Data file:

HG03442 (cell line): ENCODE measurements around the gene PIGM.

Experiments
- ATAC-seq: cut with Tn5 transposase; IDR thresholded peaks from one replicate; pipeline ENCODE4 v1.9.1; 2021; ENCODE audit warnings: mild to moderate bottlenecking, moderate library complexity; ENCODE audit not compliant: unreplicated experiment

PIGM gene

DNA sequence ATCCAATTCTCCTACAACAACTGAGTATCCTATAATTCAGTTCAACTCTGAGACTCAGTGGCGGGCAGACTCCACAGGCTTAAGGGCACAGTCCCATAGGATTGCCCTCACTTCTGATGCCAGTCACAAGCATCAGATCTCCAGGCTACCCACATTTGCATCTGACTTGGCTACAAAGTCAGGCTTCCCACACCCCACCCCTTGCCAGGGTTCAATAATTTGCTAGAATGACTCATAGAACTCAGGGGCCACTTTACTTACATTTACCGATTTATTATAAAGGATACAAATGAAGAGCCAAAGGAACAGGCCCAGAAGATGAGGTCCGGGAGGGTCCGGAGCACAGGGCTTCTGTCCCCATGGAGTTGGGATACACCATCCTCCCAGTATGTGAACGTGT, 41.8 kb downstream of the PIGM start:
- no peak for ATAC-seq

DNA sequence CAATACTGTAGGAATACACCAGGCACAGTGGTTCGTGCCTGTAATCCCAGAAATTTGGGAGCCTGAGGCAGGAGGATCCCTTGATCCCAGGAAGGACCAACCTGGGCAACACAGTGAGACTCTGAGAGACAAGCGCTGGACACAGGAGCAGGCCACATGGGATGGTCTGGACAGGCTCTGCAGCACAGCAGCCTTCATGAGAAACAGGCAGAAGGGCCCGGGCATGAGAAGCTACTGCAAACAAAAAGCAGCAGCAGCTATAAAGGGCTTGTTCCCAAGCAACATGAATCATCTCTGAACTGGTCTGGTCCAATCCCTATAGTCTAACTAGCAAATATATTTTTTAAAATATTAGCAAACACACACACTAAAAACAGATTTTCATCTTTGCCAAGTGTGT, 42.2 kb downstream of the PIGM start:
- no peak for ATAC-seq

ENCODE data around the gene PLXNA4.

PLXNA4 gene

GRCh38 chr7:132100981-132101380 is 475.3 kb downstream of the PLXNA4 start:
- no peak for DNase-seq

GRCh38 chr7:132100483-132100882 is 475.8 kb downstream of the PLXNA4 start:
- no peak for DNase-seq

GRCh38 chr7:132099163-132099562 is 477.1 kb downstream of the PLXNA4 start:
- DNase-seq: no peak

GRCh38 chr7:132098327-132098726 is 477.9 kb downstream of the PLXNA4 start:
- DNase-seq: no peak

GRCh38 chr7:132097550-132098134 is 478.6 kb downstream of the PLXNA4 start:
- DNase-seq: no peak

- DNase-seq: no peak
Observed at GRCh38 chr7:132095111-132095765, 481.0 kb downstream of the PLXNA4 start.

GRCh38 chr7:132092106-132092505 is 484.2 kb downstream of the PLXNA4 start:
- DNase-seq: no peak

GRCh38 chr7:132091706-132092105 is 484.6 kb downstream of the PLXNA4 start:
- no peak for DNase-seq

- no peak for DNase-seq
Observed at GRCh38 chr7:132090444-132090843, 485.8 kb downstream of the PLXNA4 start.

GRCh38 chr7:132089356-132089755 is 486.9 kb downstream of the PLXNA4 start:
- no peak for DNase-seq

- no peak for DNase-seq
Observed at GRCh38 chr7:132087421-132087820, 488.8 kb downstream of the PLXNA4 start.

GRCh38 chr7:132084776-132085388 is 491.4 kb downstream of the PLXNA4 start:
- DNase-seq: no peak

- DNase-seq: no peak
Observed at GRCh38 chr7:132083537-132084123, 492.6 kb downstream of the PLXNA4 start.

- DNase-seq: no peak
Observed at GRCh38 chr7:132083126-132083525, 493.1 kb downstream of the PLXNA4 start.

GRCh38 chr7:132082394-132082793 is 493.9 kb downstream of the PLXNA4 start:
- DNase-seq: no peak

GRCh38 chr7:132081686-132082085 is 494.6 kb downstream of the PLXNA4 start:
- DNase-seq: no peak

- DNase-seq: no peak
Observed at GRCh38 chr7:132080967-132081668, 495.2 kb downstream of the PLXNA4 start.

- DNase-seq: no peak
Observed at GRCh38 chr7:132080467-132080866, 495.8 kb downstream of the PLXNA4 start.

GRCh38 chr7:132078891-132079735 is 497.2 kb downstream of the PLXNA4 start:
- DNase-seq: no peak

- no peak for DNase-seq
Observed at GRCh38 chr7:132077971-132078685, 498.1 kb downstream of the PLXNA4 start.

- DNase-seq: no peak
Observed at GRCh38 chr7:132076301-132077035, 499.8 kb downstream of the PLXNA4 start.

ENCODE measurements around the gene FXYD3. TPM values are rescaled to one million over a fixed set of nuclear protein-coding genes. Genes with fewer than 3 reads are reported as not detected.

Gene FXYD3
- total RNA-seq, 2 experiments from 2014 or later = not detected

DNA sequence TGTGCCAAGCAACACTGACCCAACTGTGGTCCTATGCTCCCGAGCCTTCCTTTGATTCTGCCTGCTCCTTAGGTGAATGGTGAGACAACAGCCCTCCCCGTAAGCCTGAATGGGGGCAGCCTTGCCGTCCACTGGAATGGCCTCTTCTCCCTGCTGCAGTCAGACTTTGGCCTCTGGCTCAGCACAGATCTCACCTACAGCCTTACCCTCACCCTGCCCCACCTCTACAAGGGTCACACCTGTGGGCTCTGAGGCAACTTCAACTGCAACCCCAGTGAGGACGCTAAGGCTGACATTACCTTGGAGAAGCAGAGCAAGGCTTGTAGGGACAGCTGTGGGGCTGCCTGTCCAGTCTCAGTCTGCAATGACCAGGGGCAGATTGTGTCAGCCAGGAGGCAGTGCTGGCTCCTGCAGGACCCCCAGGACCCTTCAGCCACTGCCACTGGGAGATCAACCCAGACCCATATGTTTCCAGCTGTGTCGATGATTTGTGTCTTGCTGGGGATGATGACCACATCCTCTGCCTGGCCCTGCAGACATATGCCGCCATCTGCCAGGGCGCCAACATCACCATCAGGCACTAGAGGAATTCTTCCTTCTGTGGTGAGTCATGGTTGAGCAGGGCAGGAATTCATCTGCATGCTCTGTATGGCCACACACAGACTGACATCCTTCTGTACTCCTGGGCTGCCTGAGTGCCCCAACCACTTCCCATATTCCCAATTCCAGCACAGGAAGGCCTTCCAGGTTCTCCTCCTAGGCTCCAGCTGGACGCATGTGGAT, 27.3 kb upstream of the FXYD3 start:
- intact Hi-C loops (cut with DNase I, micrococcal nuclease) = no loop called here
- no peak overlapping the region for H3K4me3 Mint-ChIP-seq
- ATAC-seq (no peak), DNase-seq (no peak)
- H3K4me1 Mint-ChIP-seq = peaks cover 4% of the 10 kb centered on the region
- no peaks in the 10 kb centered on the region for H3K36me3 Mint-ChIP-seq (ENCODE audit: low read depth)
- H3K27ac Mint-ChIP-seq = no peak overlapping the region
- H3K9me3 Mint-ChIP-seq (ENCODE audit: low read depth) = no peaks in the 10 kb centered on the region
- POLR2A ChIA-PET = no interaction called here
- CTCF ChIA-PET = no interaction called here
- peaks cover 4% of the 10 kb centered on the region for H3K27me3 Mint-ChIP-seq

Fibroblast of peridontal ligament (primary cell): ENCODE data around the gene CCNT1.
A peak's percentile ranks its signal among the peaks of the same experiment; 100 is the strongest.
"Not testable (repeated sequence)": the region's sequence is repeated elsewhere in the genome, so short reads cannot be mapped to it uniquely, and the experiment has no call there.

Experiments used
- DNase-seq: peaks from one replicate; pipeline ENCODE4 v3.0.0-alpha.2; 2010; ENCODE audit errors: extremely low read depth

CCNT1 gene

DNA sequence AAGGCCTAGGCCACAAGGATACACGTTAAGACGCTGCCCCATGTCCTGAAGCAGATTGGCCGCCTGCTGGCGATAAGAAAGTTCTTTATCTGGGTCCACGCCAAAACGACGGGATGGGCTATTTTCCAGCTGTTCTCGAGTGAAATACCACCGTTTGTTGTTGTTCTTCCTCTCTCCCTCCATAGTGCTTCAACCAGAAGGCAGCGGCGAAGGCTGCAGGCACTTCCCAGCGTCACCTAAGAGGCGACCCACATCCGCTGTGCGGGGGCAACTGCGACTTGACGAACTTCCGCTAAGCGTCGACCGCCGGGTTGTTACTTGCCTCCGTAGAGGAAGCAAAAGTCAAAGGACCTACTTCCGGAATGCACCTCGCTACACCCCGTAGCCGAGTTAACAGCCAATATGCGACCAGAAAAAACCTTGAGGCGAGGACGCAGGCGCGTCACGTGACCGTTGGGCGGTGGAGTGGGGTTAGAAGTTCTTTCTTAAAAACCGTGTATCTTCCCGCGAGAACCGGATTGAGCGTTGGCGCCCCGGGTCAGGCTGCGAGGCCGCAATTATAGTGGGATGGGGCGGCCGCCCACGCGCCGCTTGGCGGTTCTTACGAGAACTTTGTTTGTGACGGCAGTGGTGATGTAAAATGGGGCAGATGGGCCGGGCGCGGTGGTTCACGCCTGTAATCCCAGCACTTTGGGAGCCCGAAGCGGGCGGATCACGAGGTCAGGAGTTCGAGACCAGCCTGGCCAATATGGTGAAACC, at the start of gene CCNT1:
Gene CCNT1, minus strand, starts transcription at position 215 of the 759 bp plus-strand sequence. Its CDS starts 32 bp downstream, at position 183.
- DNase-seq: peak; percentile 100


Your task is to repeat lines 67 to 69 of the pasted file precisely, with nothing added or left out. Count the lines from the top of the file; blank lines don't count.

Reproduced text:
Fibroblast of peridontal ligament (primary cell): ENCODE data around the gene CCNT1.
A peak's percentile ranks its signal among the peaks of the same experiment; 100 is the strongest.
"Not testable (repeated sequence)": the region's sequence is repeated elsewhere in the genome, so short reads cannot be mapped to it uniquely, and the experiment has no call there.